Microorganisms are all around us, with an amazing diversity of adaptations. They were the first life on Earth, and their relatively recent discovery in extreme environments—like hot springs, ocean vents, and polar ice—illustrates how tenaciously they've evolved and survived. Microbiology gives us insights into evolution, disease, and even the mechanisms of our own cells.
Did you know that a scientific study has shown that chewing Big Red Gum reduces mouth microbes? (ScienceDaily contributors, 2004) The cinnamon oil in the gum is a natural defense against mouth bacteria that cause tooth decay and bad breath. Conduct an experiment to compare products with cinnamon essence in gum, candy, toothpaste, and mouthwash to see if they can decrease mouth germs. Do a before and after swab of the mouth with a Q-tip. Which treatments work the best? Can you find another…
How does your family thaw and cook meat? Have you ever wondered if it is the safest way? In this practical science project, you can find out and shed light on safe practices in the kitchen by investigating how many viable bacteria are present in samples of meat that have been thawed or cooked using different methods.
What do pneumonia, ear infections and strep throat have in common? When they are caused by bacteria (instead of viruses) they are treated by antibiotics. That sounds simple enough, right? You have probably had antibiotics several times in your life. You go to the doctor because you feel lousy, if he or she determines you have a bacterial infection you get a prescription for antibiotics, and within the first day or so you often start feeling much better. Unfortunately, there is a large…
The Pilobolus fungus has an interesting way of making sure the next generation has a good start on life. At high speed, the fungus shoots a sac that contains spores toward a light source. Why toward a light source? Because that is where it is most likely to find an open area with grass. Once the spore is placed on grass, it is eaten by a cow or a horse, which is a critical step in its life cycle. The spore passes through the animal's digestive track and ends up in a pile of manure. For a fungal…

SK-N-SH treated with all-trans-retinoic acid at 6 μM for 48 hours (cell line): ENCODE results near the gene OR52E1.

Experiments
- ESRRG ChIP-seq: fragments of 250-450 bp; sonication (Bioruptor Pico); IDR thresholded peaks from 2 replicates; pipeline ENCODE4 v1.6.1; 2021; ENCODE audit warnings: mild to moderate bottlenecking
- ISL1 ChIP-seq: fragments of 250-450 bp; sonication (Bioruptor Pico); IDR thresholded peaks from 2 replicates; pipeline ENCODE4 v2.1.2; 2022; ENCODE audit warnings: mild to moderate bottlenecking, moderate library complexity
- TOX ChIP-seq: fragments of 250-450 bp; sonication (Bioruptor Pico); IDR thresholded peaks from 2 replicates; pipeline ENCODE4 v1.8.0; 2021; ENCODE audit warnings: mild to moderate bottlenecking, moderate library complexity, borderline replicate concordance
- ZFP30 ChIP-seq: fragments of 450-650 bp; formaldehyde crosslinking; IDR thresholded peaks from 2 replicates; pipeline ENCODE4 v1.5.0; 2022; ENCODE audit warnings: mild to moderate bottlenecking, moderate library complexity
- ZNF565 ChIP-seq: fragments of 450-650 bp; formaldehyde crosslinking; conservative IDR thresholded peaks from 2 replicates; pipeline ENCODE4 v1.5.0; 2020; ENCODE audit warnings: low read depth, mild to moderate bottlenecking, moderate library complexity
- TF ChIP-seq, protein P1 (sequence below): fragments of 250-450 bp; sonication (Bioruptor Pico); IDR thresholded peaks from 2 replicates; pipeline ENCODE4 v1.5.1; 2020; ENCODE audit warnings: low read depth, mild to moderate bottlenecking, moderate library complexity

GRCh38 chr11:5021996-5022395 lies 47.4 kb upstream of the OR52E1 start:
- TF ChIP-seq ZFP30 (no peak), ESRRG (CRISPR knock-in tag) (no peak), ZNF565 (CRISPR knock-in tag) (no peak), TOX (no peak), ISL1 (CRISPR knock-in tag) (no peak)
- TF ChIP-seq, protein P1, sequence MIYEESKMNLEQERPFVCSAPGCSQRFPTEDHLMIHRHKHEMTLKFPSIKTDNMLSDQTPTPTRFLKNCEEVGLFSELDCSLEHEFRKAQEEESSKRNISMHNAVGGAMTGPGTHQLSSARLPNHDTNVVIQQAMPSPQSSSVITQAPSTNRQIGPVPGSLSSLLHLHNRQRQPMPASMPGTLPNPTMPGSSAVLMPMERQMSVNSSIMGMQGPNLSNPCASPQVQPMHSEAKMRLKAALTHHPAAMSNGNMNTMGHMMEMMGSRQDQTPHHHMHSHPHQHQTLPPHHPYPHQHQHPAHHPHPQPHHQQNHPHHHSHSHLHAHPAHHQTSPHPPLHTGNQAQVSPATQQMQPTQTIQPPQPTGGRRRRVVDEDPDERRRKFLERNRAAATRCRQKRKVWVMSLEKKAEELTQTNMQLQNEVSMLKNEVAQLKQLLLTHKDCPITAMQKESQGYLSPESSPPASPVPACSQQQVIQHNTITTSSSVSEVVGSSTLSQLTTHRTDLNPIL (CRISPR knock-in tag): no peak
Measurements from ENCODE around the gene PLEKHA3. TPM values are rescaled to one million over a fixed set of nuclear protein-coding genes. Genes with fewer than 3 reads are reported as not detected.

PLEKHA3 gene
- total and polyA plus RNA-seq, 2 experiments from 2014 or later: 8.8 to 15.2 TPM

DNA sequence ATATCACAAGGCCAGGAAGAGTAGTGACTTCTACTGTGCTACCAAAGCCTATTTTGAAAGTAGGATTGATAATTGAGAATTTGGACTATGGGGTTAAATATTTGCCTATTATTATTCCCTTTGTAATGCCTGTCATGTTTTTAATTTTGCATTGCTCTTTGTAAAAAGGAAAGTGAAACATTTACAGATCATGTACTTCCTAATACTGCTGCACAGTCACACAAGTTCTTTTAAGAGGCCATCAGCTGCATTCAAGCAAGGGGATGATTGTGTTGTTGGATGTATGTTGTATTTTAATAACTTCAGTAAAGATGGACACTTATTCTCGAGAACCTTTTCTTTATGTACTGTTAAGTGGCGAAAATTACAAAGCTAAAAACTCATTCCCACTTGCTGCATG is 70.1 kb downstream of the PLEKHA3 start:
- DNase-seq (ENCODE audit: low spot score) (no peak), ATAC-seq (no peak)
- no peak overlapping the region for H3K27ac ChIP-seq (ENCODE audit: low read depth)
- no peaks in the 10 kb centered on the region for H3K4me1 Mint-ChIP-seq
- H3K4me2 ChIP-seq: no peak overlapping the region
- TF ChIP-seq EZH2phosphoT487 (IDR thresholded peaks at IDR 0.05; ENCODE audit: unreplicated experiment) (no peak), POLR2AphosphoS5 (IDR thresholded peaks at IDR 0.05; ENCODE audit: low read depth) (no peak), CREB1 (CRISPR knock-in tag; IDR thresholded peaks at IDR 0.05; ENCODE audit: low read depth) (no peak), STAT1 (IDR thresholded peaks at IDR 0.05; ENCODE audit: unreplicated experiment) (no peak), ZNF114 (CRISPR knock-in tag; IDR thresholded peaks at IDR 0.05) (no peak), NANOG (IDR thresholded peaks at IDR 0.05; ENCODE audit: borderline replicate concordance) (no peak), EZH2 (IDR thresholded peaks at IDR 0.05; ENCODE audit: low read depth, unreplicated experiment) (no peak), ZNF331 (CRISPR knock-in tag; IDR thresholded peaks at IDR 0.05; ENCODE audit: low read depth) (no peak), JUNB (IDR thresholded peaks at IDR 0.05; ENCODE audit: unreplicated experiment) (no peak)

Have you ever wondered how X-rays affect living organisms? You have probably had X-rays taken at the dentist's or
doctor's office. These X-rays are considered to be relatively safe, but every X-ray exposes a person to some radiation,
specifically electromagnetic radiation. Radiation is energy that travels through space as either waves or high speed
particles. Watch this video to learn more about electromagnetic radiation.
In this biology science fair project, you will observe how the Physarum polycephalum (P. polycephalum) organism responds to various amounts of glucose. P. polycephalum is easy to grow in a petri dish and responds in complex ways to its environment. Will it grow toward the chemical as it looks for a meal, or will it flee, trying to avoid further contact? Try this science fair project to learn more about chemotaxis in the fascinating Physarum polycephalum.